Notes on the yew

Heathen moot at Alton Priors yew

At the weekend we joined some other heathens and went for a potter in the Pewsey Vale, visiting the Alton Priors yew. This ancient and impressive tree, hollow and divided in two, stands in the grounds of All Saints church, just a few yards from a natural spring.

There are many churchyard yews in Britain. They get more light and space than in ancient woodlands, and are some of our oldest trees, often actually older than the churches themselves.

Some are close to Pre – Christian burial sites (Adam’s Grave, a neolithic long barrow, is at the top of the hill, just north of Alton Priors) and are often near a holy well or spring, like the Hope Bagot yew in Shropshire.

In Norse mythology, Yggdrasil, the world tree, is described as an ash, but it is also evergreen, and so some heathens prefer to the think of ‘Odin’s horse’ as a yew.

Yggdrasil stands by the well of Wryd, the well of Mimir, and the spring Hvergelmir, and supports the many worlds. In the Poetic Edda, it is said to be decaying, suffering, bitten from above and below. Through its name, and through the story of Odin hanging on the tree, sacrificing himself to himself, it is associated with death, as well as life.

Yew trees are poisonous, but often seen as a symbol of regeneration, due to their longevity, and their ability to grow roots from cut or fallen branches. There are stories of yew beams, built into houses, sprouting with new growth years later.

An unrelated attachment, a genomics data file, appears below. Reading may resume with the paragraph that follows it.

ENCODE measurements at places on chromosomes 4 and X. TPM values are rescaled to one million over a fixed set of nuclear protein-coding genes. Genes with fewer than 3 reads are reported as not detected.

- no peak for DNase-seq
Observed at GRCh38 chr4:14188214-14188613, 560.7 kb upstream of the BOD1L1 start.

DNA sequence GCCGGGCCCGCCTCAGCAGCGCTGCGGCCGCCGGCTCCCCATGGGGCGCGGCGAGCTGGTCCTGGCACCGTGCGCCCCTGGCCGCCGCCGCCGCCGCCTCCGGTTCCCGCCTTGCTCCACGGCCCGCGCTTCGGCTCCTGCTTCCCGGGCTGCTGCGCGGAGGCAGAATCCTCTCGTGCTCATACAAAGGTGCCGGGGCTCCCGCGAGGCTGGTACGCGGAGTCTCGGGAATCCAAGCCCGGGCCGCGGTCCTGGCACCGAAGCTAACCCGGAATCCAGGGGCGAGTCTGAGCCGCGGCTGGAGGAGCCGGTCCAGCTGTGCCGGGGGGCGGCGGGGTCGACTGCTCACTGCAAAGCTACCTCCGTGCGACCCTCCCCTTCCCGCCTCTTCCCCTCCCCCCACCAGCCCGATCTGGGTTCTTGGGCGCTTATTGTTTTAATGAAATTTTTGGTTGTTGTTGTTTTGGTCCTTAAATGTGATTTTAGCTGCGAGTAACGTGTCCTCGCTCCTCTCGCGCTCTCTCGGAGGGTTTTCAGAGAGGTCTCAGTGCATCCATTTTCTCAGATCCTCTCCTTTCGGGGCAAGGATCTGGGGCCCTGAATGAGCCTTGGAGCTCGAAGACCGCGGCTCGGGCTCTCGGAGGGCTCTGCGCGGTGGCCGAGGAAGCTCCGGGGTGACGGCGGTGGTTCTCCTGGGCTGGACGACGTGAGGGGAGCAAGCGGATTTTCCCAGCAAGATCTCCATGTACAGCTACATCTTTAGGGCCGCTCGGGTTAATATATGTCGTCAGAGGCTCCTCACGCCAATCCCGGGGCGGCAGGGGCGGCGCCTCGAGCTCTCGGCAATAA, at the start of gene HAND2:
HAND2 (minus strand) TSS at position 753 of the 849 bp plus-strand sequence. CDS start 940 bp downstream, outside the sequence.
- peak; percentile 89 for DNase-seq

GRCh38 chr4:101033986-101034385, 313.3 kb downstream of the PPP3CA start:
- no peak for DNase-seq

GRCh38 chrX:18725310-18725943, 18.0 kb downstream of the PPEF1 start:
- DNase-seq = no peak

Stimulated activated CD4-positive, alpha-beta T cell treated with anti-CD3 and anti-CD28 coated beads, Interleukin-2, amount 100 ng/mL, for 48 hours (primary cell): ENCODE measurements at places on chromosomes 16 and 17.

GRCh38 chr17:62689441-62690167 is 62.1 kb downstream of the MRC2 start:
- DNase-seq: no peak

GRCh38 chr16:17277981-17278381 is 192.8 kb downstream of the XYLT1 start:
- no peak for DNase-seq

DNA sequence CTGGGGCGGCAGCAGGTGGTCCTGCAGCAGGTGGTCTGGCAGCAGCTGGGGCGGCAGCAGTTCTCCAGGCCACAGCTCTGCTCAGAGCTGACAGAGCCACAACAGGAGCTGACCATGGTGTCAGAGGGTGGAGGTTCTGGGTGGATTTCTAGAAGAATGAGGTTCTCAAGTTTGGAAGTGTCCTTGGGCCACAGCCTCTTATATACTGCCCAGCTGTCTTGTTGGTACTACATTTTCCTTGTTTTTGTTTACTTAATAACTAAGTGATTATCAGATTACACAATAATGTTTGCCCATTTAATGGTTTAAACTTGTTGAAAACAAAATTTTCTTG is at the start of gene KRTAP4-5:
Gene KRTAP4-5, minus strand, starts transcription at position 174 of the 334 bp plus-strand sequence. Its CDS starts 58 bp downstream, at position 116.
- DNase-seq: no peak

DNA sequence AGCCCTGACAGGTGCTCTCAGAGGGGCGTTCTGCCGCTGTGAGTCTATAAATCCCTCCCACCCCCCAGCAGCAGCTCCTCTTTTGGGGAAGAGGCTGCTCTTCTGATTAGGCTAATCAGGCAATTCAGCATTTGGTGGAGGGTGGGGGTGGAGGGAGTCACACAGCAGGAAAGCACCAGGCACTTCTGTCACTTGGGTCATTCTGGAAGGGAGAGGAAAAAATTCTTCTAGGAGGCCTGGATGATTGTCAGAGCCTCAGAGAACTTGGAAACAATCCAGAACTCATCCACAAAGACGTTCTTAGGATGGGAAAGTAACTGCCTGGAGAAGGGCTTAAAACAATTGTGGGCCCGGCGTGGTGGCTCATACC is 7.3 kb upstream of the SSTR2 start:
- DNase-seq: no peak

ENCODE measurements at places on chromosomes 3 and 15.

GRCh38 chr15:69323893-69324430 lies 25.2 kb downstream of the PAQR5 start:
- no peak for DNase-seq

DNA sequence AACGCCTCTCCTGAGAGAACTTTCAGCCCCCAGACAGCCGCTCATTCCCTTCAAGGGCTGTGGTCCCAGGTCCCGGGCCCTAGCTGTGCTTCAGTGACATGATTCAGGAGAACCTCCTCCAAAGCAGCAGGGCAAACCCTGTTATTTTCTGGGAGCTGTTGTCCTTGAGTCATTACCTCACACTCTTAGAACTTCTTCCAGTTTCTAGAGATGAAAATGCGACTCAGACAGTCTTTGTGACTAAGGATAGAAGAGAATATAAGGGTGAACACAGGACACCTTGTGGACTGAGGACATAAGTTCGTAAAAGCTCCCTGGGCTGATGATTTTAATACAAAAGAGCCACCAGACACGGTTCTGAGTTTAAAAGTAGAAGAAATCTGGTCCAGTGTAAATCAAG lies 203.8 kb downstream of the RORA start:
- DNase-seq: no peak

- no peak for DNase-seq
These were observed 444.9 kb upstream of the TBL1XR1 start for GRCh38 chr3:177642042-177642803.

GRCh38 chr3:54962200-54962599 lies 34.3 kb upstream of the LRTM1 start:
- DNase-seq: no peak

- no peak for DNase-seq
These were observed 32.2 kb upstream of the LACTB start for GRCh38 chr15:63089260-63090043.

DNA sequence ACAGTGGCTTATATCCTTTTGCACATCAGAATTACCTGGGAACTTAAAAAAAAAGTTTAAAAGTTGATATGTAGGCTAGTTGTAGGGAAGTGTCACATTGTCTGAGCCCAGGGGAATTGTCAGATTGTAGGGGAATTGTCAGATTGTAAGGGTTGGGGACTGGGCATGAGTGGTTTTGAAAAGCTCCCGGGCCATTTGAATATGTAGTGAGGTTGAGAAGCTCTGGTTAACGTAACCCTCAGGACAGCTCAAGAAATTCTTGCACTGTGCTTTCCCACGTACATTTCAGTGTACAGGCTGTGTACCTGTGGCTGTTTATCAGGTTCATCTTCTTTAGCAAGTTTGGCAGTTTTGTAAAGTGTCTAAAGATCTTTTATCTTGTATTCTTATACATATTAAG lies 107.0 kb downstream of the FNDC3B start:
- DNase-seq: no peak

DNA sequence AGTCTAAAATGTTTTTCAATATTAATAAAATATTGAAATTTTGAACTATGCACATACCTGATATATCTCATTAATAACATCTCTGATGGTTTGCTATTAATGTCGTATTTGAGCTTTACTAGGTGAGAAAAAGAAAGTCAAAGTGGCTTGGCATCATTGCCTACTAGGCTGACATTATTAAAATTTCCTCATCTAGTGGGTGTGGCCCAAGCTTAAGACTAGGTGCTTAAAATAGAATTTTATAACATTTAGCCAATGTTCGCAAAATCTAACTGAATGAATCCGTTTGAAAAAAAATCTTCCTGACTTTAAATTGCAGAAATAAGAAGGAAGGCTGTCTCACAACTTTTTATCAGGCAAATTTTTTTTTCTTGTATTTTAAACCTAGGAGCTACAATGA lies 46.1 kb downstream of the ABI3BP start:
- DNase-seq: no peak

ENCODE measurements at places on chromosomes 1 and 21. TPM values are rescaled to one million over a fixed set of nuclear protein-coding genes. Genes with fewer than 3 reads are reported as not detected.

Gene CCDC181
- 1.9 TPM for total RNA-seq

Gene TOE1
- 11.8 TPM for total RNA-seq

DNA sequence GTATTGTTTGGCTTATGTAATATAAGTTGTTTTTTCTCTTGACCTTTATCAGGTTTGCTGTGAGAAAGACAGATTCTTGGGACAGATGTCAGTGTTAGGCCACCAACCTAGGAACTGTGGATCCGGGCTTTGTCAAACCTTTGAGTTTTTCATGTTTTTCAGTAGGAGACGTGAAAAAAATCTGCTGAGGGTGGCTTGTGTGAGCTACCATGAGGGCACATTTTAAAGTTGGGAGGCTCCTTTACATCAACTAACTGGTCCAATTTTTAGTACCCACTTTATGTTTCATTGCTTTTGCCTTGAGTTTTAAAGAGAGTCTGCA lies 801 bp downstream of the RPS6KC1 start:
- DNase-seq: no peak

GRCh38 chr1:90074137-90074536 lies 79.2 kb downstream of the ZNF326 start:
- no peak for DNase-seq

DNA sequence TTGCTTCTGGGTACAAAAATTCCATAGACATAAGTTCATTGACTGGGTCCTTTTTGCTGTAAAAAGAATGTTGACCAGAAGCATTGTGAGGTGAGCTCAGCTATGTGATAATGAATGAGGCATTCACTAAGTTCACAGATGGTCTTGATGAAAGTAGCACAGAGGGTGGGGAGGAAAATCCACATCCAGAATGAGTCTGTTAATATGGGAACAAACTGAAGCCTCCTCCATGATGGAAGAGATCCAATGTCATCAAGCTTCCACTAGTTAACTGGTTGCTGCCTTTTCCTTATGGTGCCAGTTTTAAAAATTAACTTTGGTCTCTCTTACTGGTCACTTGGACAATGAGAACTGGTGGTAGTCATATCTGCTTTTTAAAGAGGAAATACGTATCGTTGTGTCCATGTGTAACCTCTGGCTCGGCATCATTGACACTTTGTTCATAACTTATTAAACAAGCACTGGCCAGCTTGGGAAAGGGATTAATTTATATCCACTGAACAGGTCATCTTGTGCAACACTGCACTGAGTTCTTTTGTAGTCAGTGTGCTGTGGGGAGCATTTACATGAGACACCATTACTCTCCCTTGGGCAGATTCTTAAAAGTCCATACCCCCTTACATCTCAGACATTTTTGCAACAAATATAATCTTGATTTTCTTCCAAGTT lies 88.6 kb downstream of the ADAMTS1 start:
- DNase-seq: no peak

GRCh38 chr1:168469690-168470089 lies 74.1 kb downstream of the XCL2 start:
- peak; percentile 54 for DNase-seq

The name of the Eiwaz rune is meant to be a proto – Germanic word for yew. In the Anglo – Saxon rune poem –

The yew is a tree with rough bark,

hard and fast in the earth, supported by its roots,

a guardian of flame and a joy upon an estate.

– it is described as a ‘guardian.’ In Northern European folklore, ‘warden trees’, like ‘fairy trees’, are associated with luck; it’s bad luck to harm one, and perhaps good luck to look after them and maybe drop them the occasional offering.

If you check out the Ancient Yew Group page (link below), there are seven ancient trees listed in Wiltshire, and many more veteren and notable examples. Take a look at the map to see where your local yew might be 🙂

Thank you to everyone who came to share a horn of wine with the Alton Priors yew with us, to the Barge Inn, and to Rowan Welch for the use of the photos. We hope to see you all again soon!

2 thoughts on “Notes on the yew

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